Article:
Six at the top means:
He meets with firm allegiance
And is still further bound.
The king introduces him
To the Western Mountain.
This refers to a man, an exalted sage, who has already put the turmoil of the world behind him. But a follower appears who understands him and is not to be put off. So the sage comes back into the world and aids the other in his work. Thus there develops an eternal tie between the two.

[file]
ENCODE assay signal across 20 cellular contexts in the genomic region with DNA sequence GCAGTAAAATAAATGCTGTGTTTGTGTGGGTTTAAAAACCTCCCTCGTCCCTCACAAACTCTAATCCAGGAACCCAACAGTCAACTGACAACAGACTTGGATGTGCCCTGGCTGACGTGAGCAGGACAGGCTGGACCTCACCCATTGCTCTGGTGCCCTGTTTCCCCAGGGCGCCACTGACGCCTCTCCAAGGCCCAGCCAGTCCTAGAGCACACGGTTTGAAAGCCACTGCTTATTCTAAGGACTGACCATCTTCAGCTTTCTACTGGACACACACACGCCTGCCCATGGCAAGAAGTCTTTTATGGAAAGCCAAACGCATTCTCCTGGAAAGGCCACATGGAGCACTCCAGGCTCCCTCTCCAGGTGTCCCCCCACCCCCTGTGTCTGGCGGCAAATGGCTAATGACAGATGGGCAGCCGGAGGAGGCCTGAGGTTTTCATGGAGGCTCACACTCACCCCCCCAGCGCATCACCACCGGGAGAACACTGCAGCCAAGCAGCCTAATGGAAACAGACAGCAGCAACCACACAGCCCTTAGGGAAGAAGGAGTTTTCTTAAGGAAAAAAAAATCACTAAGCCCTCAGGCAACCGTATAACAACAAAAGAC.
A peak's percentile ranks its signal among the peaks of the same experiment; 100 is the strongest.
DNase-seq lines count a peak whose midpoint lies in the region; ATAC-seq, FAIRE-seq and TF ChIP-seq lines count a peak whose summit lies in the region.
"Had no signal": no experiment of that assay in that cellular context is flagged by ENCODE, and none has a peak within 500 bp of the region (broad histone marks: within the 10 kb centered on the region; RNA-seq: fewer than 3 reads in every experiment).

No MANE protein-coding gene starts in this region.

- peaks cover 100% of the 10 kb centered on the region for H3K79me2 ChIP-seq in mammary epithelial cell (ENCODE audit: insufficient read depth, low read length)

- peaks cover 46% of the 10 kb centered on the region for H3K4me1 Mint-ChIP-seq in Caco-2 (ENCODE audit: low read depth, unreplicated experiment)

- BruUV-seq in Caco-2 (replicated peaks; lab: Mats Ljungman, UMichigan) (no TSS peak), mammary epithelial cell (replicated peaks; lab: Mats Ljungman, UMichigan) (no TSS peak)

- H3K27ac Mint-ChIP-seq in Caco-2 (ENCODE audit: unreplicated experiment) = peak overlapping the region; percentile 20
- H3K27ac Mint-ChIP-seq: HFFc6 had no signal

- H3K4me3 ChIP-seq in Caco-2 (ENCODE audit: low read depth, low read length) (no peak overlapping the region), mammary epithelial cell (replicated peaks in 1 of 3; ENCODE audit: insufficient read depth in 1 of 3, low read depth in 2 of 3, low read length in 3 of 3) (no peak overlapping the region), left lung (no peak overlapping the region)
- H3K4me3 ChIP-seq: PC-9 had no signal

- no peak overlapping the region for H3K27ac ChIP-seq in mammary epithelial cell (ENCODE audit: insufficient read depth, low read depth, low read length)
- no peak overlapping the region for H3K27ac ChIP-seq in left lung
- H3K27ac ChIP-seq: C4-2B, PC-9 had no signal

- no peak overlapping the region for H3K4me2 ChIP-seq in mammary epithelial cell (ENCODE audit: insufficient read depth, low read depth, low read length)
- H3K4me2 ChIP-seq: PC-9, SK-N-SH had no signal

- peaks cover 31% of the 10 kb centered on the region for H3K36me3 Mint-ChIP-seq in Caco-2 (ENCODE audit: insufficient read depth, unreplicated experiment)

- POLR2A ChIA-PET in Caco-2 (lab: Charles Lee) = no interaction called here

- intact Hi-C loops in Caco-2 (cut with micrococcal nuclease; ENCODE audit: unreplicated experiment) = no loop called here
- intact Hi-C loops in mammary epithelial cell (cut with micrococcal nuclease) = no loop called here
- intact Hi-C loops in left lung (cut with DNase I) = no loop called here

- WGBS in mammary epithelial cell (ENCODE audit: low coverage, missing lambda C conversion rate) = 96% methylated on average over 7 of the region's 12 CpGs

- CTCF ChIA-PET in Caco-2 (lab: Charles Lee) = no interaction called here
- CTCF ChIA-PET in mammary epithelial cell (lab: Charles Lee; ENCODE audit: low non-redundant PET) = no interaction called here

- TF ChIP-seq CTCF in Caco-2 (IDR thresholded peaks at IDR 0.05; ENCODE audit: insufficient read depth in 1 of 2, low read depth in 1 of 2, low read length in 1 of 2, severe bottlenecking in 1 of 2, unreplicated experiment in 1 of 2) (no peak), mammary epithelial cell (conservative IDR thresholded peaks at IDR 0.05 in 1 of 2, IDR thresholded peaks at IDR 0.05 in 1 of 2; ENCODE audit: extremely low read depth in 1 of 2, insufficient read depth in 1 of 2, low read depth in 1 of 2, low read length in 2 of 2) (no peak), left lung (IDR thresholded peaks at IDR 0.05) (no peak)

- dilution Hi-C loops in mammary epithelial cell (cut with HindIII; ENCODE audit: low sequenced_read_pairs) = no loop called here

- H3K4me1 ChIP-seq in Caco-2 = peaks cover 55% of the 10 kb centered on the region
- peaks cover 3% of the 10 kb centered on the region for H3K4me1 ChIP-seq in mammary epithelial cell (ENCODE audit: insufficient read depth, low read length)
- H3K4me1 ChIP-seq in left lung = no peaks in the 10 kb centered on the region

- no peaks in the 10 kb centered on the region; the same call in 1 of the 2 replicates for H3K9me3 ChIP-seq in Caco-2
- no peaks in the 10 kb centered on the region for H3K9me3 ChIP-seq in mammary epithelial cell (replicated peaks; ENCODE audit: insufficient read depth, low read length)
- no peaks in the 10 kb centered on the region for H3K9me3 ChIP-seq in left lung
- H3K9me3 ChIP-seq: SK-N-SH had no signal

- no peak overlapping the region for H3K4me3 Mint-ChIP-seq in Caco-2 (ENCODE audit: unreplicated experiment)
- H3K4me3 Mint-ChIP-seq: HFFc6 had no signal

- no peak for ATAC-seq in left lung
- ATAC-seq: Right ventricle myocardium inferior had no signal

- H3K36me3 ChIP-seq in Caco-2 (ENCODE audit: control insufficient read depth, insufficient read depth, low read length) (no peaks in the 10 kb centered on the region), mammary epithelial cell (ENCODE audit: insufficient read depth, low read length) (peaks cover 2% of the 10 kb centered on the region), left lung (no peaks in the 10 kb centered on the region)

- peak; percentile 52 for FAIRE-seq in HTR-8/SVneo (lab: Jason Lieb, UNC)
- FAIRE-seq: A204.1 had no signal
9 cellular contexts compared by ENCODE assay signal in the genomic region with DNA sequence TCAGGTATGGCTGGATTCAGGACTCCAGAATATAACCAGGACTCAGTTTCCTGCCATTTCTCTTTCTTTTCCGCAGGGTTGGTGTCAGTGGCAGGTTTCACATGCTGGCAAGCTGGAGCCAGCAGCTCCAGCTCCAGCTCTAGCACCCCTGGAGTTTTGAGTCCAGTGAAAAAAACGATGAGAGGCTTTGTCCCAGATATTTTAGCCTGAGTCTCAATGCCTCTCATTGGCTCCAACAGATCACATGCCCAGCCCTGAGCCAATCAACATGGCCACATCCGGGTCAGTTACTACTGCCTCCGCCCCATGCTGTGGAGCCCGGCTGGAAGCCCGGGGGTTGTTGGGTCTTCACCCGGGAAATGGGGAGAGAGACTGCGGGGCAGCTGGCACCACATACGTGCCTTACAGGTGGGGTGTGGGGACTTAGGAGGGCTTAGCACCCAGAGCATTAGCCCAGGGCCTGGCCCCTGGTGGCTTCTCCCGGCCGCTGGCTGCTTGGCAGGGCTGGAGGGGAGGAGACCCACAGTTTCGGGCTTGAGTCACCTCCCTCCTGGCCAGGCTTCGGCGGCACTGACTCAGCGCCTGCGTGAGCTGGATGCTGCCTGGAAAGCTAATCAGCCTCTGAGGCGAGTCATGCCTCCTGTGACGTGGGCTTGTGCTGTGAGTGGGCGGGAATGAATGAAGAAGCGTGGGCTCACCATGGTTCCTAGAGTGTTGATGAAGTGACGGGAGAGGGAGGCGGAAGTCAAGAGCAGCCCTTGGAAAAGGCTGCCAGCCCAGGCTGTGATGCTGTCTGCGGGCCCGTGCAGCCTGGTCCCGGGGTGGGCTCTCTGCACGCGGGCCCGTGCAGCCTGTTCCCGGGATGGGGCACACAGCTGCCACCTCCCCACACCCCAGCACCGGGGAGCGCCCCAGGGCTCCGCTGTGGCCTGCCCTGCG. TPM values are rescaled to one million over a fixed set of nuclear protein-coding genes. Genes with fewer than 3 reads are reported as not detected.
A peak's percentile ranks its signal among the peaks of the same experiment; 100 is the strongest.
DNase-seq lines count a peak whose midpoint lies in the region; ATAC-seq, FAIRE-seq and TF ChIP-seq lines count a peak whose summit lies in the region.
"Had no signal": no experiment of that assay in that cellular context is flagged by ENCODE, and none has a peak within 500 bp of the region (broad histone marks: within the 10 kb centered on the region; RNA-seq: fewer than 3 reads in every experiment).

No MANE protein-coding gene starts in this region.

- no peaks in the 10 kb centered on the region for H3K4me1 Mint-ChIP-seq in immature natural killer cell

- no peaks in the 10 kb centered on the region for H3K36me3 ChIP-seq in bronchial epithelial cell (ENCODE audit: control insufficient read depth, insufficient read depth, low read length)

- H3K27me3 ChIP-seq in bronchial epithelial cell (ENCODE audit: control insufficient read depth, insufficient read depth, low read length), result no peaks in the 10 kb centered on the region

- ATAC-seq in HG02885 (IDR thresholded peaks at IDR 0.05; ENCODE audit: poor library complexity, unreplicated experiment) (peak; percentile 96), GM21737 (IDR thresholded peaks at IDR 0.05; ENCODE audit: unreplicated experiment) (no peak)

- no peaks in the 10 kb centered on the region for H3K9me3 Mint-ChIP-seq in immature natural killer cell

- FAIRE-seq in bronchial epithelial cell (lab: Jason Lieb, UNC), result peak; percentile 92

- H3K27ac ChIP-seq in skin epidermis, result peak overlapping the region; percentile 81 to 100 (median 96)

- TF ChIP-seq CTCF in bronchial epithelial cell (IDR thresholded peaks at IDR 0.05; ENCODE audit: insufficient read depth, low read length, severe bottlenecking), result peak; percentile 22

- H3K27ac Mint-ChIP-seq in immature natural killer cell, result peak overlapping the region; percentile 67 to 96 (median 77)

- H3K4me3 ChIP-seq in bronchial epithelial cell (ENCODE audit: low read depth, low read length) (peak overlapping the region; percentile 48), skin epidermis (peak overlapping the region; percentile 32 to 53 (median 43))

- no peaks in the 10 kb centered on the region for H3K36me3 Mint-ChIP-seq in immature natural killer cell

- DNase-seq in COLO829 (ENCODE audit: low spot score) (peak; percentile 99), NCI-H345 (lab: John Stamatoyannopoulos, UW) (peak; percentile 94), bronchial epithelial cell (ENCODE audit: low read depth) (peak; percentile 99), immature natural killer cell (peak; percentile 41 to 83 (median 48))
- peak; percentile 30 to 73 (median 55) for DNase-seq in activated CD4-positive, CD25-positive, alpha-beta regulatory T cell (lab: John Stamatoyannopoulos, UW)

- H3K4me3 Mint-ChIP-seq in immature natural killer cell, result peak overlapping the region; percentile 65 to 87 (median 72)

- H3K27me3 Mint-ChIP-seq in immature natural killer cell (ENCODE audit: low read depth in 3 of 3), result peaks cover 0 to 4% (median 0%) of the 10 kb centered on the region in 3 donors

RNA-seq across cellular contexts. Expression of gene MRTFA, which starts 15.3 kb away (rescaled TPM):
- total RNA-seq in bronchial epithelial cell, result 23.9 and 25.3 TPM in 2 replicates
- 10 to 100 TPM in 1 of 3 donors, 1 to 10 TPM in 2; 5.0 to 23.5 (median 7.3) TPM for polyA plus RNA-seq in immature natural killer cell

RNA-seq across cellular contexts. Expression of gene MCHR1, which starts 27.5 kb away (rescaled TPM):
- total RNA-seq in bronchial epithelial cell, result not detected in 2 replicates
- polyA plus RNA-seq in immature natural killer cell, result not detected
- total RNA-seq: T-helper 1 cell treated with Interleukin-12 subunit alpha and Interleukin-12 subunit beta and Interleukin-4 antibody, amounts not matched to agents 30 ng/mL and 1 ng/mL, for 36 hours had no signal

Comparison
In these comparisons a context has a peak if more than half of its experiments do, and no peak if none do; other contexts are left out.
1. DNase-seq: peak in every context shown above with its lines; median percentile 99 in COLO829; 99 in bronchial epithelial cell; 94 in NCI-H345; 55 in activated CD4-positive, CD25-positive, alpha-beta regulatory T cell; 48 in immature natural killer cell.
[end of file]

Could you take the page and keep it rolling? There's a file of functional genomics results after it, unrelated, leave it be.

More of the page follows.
The allegory is chosen from the annals of the Chou dynasty. The rulers of this dynasty honored men who had served them well by awarding them a place in the royal family's temple of ancestors on the Western Mountain. In this way they were regarded as sharing in the destiny of the ruling family.
Translator of this version of the I Ching is Richard Wilhelm. If you missed any posts in this series, please utilize the I Ching label below.